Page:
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Just-In-Time Inventory System

Just-In-Time Inventory System

What is a just-in-time (JIT) inventory system? What are the implications of JIT for firms that use foreign sourcing?

Organizations run smoothly because they have the required resources readily available. Resources such as raw materials should always be readily available for smooth running. Ordering inventory as needed helps companies lower their inventory carrying costs, increase efficiency, and decrease waste. JIT, also known as Lean manufacturing, originated in Toyota as Toyota Production Systems (TPS) in the 1960s. This philosophy has extended beyond manufacturing to include utilizing human resources and all other aspects of supply management and cost reduction.

The Just-In-Time (JIT) system is an inventory strategy that companies use to increase resource efficiency. It involves ordering and receiving inventory for production only as needed to produce goods. This system relies strongly on a fast and efficient network of suppliers. It is a positive cost-cutting management strategy that reduces non-essential costs. However, if not well managed, it can lead to stock-outs (John et al., 2018).

There are some pros and cons associated with this process. The advantages of the JIT system include faster turnaround stock, which saves funds and space that would be needed as a warehouse or storage space for the organization. In addition, JIT reduces wastage of goods and stock that could be damaged while in storage. Lastly, this system is the most ideal for small investments for firms opening in foreign countries or where funds are inadequate. It maintains a healthy and smooth cash flow.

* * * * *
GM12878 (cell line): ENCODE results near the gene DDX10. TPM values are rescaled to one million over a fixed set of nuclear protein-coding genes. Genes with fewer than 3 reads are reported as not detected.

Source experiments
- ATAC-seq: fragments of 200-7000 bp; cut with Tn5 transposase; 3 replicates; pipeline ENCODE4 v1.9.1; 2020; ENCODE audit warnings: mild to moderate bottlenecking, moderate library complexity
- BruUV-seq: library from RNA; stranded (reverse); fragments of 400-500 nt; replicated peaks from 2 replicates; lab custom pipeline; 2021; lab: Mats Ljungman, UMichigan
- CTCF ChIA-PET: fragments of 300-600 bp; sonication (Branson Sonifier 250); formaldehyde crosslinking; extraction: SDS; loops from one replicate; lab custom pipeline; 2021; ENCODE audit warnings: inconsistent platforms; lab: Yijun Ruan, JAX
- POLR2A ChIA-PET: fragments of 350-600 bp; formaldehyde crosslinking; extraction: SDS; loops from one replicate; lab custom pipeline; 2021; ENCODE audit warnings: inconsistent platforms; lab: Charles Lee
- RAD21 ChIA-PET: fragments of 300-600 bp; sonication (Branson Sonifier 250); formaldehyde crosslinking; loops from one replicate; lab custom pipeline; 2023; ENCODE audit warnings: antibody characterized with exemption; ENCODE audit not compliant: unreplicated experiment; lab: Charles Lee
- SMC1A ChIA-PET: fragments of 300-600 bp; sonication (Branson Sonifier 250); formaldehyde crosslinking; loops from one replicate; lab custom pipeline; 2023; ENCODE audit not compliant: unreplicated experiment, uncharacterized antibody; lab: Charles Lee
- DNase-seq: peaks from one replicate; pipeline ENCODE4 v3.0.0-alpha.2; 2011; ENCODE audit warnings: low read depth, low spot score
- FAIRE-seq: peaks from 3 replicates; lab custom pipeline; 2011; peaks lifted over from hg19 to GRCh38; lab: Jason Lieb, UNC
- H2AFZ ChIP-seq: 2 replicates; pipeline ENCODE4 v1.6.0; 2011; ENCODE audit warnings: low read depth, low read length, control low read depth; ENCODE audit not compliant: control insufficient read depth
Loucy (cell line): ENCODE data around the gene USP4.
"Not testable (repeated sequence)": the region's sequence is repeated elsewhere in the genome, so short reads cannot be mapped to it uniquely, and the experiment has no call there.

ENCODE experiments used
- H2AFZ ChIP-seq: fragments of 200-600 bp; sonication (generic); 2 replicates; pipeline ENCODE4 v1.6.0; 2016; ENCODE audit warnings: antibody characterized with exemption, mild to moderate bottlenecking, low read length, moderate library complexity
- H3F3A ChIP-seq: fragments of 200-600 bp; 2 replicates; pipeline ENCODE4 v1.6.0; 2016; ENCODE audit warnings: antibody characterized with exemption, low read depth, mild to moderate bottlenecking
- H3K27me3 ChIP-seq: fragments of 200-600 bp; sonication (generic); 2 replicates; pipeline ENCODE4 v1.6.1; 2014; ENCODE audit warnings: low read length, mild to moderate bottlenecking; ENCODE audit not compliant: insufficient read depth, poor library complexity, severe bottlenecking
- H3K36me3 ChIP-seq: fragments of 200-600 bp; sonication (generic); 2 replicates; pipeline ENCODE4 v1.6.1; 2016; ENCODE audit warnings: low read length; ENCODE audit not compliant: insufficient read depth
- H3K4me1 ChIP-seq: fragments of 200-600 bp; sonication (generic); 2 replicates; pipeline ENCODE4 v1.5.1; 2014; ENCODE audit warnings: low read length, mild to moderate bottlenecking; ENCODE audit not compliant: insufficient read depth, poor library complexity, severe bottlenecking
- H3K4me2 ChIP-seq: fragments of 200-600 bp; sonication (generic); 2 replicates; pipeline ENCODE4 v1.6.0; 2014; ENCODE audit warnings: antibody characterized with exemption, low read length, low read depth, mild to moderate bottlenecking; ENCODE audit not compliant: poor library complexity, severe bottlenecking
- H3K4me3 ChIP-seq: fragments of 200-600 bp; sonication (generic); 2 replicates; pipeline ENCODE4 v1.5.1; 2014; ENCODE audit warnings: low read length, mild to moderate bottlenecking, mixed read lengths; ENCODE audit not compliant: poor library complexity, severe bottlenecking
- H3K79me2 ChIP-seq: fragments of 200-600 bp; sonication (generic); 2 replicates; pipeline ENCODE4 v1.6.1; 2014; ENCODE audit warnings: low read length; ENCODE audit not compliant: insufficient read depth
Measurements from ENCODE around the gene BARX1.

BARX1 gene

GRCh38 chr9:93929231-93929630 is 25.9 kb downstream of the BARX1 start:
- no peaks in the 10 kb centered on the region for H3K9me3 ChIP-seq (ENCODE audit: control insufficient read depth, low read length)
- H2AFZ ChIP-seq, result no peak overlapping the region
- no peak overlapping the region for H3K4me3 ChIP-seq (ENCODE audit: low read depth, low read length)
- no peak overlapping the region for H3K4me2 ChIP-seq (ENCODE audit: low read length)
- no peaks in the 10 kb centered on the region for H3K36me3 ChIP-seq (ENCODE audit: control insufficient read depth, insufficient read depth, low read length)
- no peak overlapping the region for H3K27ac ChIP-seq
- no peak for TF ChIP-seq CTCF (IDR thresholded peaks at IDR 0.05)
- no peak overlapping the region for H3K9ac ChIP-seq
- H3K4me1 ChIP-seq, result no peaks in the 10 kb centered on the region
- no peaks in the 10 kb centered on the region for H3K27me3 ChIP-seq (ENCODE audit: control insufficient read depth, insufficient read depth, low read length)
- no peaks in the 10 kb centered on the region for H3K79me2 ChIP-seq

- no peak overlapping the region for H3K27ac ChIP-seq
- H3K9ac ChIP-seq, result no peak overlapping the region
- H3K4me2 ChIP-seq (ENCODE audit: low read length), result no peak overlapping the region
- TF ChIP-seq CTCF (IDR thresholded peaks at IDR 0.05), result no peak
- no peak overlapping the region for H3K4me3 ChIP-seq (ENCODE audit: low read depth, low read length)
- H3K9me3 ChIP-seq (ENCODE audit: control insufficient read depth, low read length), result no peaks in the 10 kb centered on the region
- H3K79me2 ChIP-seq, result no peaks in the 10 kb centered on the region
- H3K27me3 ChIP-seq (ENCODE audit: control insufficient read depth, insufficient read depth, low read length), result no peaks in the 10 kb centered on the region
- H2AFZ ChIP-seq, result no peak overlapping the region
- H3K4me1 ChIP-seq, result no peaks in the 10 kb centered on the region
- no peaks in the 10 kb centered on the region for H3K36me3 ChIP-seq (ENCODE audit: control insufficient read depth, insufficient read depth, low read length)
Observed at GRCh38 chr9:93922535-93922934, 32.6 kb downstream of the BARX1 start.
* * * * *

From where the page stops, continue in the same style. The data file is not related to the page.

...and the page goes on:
Some of the disadvantages of the JIT system include the risk of running out of stock. Stock decisions based on forecasts can be incorrect, leading to shortages and unavailability on demand. Additionally, dependency on suppliers puts the company at risk of delaying goods and unmet customer demands, which can have severe implications. Lastly, the JIT is a very demanding system that requires companies to understand sales trends and plan in advance. Suppliers must also be followed up on to fulfill the requirements (Srinidhi and Tayi, 2004).

Inventory systems throughout the world have risks when it comes to inventory supply. The JIT system is designed to prevent companies from having overstock or running out of stock. Implementing JIT systems requires producers to be able to accurately forecast their demand to avoid running into material shortages (McGray et al., 1991).


John D. Daniels, Lee H. Radebaugh, & Daniel P. Sullivan. (2018), International Business- Environments Operations. ISBN.13: 978-0-134-20005-7. Pearson.

McCray G. E. and Clark T. D. Jr. (1999), Anticipating the Impacts of Outsourcing, System Dynamics Review; Volume 15.

Srinidhi B., Tayi G. K. (2004), Just in time or just in case? An explanatory model with informational and incentive effects, Journal of Manufacturing Technology Management.


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Just-In-Time Inventory Systems

  • What is a just-in-time (JIT) inventory system? What are the implications of JIT for firms that use foreign sourcing?

    Just-In-Time Inventory System

    Just-In-Time Inventory System

International Business- Environments & Operations
John D. Daniels, Lee H. Radebaugh, & Daniel P. Sullivan, 2018
ISBN.13: 978-0-134-20005-7

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